Just a snippet of a day, but I loved the bookended moments of a woman who might be a kind of Jewish emissary handing out inspirational bookmarks, to a real estate-selling African-American pastor who totally got into critiquing fashion with me. BTW, it was Pastor Gwen who pointed out that Regina King looks as good as she does because she doesn’t have kids (is that even true?) and that she herself has three. “Me too,” I said, “and every time I dis my body, my husband reminds me of that.” Her younger daughter (19) was with her in the café, along with her husband, who uses a cane and looks to have some kind of neuromuscular disorder, given his gait. Her other kids are 30 and 26. Mine, I shared, are 19, 23, and 25.

I couldn’t help but wonder about some of the overlap. She and I were likely close in age, she has three kids, and she has at least one obviously disabled family member. Maybe that made it easier to bond over something totally silly. ‘Cause there’s just too much serious in our midst, too much of the time…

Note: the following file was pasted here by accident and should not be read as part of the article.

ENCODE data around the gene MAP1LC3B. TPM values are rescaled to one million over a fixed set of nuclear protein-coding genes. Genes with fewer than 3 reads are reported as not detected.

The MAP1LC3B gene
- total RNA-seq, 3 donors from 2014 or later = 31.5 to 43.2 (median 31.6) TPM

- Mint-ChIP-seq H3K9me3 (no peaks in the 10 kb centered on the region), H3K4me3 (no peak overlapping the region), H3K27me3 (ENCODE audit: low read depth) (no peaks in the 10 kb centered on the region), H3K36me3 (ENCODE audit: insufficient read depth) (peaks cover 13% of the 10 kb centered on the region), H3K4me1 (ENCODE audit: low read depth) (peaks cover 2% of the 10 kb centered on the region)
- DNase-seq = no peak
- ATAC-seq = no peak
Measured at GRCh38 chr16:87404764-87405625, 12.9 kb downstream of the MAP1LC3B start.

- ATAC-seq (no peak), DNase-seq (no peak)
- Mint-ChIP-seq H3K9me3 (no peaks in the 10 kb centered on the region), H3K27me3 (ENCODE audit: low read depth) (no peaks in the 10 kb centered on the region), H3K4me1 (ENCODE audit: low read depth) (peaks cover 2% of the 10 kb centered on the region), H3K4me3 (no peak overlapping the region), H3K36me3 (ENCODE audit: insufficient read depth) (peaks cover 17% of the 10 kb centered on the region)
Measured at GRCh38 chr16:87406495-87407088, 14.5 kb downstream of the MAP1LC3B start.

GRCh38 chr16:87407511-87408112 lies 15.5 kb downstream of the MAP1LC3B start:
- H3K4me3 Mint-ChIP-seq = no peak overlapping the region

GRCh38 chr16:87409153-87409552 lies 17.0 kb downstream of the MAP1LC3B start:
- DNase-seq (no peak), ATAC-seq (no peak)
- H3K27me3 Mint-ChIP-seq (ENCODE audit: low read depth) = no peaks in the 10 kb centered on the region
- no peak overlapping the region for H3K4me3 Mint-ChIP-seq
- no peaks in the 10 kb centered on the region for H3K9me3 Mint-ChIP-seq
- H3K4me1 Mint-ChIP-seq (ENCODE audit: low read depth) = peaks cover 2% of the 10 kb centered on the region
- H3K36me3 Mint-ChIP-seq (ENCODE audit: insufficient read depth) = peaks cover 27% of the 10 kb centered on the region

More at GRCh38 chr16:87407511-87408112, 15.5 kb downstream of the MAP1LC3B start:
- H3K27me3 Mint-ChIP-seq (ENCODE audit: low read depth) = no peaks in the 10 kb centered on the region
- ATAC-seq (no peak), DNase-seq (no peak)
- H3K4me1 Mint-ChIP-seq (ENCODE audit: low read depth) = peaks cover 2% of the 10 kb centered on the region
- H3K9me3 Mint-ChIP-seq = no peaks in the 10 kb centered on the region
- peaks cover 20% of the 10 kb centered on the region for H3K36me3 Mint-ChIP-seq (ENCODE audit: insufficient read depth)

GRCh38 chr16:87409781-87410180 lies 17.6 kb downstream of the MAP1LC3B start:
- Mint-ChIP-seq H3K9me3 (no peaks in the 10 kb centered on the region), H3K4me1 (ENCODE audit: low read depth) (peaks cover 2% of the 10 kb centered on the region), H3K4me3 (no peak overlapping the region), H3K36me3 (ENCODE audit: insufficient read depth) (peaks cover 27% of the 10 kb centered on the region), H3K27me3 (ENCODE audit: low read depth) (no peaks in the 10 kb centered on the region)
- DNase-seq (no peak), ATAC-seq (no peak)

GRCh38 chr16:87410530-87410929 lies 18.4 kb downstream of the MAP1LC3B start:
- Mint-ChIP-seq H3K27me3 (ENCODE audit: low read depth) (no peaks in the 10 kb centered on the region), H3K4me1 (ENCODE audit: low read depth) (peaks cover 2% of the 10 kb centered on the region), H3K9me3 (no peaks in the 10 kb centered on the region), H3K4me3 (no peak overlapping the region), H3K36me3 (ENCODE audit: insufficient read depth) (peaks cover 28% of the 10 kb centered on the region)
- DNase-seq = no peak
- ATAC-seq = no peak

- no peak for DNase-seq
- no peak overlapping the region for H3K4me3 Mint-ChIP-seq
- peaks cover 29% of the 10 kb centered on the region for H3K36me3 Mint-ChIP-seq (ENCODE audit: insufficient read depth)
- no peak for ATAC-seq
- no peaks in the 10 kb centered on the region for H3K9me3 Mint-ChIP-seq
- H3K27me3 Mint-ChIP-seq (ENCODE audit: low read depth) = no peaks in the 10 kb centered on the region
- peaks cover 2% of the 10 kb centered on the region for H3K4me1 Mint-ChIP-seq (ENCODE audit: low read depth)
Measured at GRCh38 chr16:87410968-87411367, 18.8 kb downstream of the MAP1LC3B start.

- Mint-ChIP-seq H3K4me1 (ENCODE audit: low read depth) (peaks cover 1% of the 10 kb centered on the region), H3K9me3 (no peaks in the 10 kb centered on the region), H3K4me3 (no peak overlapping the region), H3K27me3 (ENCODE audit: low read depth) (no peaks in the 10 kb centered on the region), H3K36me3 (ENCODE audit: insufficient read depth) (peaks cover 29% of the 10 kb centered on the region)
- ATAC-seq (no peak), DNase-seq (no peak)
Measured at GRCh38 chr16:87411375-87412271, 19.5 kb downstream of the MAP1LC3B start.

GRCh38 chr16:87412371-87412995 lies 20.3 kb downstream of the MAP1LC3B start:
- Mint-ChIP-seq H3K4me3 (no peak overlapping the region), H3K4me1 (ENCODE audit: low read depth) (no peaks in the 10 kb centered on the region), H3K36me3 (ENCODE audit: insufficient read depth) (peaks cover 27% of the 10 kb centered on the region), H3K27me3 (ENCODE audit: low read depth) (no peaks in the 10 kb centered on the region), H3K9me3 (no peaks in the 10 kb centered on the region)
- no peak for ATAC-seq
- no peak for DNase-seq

Nina Mogilnik’s professional career has encompassed work in the philanthropic, nonprofit and government sectors. Nina serves on the board of Birch Family Services, an organization dedicated to educating and supporting into adulthood individuals with a range of developmental disabilities. Nina is also an avocational writer, and has had a number of essays about her experiences dealing with her father’s Alzheimer’s and her son’s autism published in Haddasah Magazine and in The Jewish Week.  She was recently invited to blog for The Times of Israel and has been contributing her take on life and current events.  Nina’s proudest accomplishment — and hardest job by far — has been as a mother. Nina has degrees in philosophy from Union College (B.A.) and from the University of Chicago (M.Phil). She lives with her husband and kids (human and canine) in New York City.